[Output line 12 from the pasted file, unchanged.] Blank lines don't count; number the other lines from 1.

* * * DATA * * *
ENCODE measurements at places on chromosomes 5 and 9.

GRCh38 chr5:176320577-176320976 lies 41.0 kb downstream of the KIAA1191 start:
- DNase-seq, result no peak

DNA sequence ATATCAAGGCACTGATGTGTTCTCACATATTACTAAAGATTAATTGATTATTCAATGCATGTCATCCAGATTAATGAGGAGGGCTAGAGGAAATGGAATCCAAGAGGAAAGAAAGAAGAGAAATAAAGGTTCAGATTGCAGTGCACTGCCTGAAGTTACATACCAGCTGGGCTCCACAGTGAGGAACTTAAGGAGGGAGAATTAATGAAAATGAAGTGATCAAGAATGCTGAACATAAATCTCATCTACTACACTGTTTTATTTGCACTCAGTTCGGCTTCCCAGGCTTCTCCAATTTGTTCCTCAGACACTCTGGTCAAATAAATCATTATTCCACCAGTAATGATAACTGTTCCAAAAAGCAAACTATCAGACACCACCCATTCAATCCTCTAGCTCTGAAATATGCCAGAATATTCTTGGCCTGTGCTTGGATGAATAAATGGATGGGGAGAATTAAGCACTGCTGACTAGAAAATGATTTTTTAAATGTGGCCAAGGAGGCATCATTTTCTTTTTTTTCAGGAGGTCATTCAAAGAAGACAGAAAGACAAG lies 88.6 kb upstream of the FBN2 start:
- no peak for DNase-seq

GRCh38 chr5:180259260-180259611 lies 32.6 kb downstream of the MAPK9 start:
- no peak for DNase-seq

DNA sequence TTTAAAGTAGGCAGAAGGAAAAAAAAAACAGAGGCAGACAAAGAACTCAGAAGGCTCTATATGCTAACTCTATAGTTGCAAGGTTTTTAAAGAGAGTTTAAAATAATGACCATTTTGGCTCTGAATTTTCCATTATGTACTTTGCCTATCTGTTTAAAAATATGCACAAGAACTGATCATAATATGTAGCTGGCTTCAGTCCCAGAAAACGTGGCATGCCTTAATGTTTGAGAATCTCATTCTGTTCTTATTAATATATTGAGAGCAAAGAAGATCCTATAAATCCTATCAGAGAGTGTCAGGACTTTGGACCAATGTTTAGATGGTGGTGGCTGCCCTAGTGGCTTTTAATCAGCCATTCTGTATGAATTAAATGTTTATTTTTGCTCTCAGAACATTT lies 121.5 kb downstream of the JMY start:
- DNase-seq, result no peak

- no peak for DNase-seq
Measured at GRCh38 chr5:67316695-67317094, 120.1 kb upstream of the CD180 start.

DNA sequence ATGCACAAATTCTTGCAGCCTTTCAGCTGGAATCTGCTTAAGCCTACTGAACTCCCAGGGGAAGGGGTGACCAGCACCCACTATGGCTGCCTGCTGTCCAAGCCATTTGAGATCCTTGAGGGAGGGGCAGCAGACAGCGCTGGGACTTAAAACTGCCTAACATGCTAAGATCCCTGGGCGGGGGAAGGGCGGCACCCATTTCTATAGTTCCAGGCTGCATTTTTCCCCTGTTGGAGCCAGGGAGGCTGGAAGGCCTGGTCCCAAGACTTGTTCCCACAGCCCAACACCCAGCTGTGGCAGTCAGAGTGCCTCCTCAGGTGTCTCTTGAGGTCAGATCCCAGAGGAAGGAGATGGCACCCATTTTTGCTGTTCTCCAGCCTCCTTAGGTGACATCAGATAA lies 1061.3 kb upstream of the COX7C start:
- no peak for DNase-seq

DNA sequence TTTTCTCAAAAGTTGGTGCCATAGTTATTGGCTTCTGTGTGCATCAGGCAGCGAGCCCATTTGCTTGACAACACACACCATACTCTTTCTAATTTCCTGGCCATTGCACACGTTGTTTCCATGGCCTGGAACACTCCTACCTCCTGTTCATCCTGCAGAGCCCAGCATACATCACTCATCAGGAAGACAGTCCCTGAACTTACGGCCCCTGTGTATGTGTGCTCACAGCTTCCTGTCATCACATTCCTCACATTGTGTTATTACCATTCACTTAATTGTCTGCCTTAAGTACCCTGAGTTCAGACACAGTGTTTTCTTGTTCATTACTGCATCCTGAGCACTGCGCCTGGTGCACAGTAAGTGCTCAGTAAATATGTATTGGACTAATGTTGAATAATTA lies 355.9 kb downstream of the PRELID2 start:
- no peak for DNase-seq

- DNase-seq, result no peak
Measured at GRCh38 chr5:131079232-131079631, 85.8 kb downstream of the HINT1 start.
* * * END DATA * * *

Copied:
DNA sequence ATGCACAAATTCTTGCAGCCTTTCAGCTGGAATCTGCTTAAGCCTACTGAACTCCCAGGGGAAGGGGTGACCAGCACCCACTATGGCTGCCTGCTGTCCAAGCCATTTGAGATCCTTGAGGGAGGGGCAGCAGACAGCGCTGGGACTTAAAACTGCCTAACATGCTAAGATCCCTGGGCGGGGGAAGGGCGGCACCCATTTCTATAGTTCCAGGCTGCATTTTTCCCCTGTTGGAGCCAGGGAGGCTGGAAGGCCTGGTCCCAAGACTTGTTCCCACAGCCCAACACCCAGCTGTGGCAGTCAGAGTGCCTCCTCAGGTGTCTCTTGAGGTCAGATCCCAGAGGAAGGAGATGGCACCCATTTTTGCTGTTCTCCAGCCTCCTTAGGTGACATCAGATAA lies 1061.3 kb upstream of the COX7C start: